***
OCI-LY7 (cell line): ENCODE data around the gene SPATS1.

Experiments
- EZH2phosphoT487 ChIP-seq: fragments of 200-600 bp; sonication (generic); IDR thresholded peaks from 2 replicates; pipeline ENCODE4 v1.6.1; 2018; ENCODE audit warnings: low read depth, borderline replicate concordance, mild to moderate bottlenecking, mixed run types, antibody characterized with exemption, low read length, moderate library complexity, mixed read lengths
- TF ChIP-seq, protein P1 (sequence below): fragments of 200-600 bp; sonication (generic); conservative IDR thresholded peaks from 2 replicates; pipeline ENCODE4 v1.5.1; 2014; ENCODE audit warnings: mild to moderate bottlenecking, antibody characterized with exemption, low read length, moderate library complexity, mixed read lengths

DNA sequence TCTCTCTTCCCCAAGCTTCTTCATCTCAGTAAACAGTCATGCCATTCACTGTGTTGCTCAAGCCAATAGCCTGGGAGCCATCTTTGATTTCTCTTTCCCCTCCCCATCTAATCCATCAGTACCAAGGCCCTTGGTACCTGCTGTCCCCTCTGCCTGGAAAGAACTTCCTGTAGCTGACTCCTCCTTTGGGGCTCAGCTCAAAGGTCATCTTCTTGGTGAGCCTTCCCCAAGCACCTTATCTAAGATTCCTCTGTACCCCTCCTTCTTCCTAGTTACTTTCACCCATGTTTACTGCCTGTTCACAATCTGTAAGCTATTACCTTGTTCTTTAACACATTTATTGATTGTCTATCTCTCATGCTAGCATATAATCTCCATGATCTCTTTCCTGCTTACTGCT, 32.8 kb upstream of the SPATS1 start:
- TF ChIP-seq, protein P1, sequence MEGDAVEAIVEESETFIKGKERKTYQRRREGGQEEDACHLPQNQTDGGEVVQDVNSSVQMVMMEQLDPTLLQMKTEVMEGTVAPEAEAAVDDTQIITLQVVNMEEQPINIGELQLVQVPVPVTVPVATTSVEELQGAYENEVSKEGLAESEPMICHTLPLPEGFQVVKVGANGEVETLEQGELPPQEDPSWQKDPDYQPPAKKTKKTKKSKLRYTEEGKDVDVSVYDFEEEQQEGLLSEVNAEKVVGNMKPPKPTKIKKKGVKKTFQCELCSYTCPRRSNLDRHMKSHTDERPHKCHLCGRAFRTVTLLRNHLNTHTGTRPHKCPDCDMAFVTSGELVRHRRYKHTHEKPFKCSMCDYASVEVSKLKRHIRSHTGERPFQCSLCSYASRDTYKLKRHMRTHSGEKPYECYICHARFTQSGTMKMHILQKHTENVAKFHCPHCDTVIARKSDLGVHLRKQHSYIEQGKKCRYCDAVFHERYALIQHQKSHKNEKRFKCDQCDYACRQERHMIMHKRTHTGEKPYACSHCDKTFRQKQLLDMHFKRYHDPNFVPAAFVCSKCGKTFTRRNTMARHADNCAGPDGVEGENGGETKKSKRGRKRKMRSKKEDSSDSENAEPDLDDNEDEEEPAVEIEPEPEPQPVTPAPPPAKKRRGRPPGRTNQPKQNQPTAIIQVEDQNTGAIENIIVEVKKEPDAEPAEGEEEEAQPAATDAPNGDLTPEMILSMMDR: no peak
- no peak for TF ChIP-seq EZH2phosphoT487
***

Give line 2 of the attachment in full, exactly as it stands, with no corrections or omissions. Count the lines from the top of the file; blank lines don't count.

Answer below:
Experiments